Strong Dollar? Maybe Not!

Sentiment in the financial markets always gets re-balanced by two variables: time and price.  The U.S. dollar underwent a massive bear market from 2002-2008, and bearish sentiment by the end of that bear market reigned supreme.  But as dollar bears grew louder in 2008, with the expectation that commodities and foreign currencies were the only way to escape the falling dollar, the bear market in the dollar ended.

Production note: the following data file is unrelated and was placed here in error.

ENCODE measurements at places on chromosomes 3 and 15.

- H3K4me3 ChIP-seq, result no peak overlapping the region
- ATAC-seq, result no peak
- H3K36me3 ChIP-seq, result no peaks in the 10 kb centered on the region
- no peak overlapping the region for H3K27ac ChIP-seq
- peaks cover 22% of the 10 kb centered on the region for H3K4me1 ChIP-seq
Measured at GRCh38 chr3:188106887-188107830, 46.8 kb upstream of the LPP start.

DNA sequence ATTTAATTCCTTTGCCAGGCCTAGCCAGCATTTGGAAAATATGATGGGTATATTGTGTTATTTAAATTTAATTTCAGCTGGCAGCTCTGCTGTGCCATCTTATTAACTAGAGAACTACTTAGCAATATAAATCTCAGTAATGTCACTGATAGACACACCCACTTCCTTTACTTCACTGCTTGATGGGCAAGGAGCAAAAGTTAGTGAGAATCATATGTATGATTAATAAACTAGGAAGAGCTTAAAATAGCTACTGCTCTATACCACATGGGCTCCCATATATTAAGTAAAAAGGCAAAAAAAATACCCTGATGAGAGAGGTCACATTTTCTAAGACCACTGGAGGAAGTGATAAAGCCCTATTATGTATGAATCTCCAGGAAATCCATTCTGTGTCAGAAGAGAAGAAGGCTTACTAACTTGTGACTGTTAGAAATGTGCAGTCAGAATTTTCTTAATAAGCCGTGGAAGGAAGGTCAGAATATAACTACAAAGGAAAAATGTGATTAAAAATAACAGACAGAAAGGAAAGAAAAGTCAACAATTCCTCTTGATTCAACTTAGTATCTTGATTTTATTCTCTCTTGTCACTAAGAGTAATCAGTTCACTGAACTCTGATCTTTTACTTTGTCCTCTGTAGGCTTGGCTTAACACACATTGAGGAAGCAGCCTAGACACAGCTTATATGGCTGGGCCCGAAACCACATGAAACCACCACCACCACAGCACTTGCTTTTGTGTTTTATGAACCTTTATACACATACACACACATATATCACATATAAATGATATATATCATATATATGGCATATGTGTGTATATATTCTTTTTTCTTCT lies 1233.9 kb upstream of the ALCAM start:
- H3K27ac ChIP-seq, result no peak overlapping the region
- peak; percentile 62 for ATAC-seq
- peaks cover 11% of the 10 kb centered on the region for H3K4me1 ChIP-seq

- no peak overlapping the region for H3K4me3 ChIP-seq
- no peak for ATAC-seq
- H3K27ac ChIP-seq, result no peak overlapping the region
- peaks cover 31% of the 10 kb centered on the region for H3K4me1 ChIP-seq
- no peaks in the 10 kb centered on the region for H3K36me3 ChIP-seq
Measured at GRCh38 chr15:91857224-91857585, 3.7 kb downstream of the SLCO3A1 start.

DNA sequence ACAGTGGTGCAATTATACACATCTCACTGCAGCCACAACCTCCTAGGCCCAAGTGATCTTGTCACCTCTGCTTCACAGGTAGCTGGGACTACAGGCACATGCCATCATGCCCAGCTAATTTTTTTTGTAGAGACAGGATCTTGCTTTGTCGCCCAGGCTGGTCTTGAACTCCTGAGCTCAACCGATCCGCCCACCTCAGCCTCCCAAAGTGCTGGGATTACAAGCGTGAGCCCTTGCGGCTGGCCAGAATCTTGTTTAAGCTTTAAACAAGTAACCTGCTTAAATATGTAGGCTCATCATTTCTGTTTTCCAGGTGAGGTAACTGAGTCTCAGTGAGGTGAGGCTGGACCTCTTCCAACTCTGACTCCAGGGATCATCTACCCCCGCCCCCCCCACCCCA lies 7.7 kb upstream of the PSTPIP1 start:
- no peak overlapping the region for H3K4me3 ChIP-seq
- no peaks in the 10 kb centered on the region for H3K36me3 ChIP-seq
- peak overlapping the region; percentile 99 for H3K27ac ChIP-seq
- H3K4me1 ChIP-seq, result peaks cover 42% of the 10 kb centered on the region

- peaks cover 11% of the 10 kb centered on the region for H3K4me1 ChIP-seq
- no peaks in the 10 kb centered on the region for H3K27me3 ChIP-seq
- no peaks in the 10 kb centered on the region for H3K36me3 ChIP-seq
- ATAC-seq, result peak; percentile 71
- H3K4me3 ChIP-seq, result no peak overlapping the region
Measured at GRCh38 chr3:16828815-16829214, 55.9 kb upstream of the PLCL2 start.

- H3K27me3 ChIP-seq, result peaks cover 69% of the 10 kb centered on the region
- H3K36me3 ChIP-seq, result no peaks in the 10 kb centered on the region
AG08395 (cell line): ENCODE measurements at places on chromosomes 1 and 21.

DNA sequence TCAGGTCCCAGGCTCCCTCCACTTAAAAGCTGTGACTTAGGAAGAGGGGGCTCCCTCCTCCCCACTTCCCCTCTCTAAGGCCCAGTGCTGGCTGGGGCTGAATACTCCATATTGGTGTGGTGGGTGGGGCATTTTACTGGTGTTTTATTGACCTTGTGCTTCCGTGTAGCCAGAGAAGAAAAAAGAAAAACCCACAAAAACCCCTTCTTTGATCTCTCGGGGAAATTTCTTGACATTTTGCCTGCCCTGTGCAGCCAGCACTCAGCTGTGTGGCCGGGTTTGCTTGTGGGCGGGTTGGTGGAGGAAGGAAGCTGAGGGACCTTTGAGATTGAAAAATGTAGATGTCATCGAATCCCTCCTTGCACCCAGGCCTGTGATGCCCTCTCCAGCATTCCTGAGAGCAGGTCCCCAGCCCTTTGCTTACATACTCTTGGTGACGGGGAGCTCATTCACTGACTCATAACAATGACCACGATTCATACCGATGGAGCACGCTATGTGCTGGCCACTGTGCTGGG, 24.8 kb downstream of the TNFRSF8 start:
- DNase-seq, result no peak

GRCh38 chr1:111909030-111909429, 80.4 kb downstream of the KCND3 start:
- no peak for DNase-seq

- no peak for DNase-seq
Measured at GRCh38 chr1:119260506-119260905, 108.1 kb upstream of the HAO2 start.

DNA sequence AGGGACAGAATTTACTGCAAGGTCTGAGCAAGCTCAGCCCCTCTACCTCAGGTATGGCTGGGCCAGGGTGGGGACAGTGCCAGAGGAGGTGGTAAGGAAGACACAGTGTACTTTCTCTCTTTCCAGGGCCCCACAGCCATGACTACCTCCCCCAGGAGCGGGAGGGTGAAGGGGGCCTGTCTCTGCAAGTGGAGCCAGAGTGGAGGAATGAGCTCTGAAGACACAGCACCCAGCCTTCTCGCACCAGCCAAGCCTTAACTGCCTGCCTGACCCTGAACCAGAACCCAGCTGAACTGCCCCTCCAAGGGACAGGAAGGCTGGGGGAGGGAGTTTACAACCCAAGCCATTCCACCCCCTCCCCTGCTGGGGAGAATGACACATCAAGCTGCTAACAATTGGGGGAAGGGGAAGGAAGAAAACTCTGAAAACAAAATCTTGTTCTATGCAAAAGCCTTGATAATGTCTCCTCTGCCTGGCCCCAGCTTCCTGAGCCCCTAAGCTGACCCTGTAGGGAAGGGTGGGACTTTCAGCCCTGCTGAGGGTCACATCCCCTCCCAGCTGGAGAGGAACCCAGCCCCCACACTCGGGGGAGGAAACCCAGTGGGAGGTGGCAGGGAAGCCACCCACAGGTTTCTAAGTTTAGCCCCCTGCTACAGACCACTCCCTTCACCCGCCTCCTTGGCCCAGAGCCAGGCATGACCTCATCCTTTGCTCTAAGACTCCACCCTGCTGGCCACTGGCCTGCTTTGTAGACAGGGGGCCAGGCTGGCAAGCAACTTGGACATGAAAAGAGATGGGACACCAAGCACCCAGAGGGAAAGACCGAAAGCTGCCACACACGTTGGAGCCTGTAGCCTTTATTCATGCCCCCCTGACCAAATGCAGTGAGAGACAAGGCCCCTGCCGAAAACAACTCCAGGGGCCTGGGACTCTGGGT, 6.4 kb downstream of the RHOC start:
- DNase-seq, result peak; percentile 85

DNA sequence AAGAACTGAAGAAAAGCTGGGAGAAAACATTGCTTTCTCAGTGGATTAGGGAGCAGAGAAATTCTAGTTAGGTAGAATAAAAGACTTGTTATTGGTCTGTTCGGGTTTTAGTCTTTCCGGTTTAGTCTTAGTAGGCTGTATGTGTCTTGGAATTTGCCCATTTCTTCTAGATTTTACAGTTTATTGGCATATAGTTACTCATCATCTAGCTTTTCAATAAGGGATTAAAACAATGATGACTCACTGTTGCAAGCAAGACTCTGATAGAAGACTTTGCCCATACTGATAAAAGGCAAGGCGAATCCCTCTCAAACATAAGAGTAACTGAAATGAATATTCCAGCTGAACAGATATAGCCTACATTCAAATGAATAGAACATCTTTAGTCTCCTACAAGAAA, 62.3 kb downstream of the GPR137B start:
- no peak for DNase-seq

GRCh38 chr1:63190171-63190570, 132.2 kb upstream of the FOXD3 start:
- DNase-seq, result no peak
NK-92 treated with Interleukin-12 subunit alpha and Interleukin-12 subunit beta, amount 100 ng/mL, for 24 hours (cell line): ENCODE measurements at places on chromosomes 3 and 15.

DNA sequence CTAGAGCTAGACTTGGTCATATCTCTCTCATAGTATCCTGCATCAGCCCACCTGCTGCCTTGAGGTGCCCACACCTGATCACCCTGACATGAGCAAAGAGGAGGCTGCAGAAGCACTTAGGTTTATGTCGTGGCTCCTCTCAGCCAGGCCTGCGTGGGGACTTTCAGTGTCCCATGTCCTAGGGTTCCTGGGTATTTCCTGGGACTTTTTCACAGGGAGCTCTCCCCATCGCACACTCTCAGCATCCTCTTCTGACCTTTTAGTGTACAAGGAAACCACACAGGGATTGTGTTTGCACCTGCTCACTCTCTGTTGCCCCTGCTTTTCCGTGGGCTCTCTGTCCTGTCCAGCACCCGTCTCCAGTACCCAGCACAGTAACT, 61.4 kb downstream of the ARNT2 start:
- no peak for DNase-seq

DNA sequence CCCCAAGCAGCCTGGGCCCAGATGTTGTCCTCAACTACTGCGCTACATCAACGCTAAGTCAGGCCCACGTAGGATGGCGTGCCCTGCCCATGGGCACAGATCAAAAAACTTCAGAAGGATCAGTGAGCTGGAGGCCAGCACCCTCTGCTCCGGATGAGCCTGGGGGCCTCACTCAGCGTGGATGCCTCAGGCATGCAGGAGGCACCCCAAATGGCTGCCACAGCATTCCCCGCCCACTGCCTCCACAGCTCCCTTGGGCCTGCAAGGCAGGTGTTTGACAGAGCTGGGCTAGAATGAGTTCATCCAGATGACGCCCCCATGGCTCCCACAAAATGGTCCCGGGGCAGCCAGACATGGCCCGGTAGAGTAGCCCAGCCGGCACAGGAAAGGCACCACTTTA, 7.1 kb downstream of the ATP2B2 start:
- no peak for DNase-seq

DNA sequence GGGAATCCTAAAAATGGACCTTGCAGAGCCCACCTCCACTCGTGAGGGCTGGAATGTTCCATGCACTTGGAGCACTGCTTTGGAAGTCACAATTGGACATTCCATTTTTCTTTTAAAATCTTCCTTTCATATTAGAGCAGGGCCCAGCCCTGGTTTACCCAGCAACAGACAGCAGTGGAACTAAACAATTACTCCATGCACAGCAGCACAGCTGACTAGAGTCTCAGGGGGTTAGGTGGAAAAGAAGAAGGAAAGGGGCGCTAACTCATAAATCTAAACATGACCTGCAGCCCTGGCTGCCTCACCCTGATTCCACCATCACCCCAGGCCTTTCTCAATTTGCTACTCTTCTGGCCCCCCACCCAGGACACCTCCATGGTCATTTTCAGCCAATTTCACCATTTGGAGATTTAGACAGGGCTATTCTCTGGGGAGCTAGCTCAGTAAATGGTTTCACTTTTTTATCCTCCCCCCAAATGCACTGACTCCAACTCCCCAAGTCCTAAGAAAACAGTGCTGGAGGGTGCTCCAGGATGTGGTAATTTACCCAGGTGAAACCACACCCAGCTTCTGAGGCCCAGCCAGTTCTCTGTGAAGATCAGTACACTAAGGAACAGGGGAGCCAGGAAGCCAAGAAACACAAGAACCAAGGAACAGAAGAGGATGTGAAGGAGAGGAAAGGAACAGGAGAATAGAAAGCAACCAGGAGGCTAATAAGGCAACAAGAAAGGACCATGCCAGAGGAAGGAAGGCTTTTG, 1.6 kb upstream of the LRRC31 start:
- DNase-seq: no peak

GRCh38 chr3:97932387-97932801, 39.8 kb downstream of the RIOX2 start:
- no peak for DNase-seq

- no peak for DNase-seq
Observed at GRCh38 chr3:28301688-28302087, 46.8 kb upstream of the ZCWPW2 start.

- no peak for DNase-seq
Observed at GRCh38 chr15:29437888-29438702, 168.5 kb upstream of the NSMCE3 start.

The dollar since then has undergone 3 separate rallies.  The first one unwound all the bearish trades against the dollar in 2008 as it underwent a massive bounce during the financial panic.  At the time this seemed counter-intuitive to many but in reality the bear trade on the dollar was the overcrowded trade.  Next the dollar had a massive rally in 2010 as the market feared the Euro would disappear due to European debt issues.  That rally was then unwound as fears over the Euro dissipated.  Fear returned to the U.S. dollar in 2011 as money printing by the Federal Reserve became a main focus.  I remember specifically how the bearish sentiment in the dollar was intense in April 2011 as Bernanke started holding regular news conferences.  It didn’t look like Bernanke was going to be able to stop the dollar from breaking the 2008 low and going into a free fall.

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